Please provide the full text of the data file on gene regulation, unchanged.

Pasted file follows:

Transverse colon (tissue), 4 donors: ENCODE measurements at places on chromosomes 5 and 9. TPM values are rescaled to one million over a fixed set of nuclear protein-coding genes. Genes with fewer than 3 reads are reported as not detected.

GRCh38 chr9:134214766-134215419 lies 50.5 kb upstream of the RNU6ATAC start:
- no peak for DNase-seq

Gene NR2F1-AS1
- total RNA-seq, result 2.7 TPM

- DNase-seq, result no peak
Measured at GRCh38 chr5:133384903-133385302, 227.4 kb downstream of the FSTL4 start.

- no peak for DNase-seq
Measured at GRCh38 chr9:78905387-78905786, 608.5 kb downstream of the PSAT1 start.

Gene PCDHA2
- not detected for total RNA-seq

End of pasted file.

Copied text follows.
Transverse colon (tissue), 4 donors: ENCODE measurements at places on chromosomes 5 and 9. TPM values are rescaled to one million over a fixed set of nuclear protein-coding genes. Genes with fewer than 3 reads are reported as not detected.

GRCh38 chr9:134214766-134215419 lies 50.5 kb upstream of the RNU6ATAC start:
- no peak for DNase-seq

Gene NR2F1-AS1
- total RNA-seq, result 2.7 TPM

- DNase-seq, result no peak
Measured at GRCh38 chr5:133384903-133385302, 227.4 kb downstream of the FSTL4 start.

- no peak for DNase-seq
Measured at GRCh38 chr9:78905387-78905786, 608.5 kb downstream of the PSAT1 start.

Gene PCDHA2
- not detected for total RNA-seq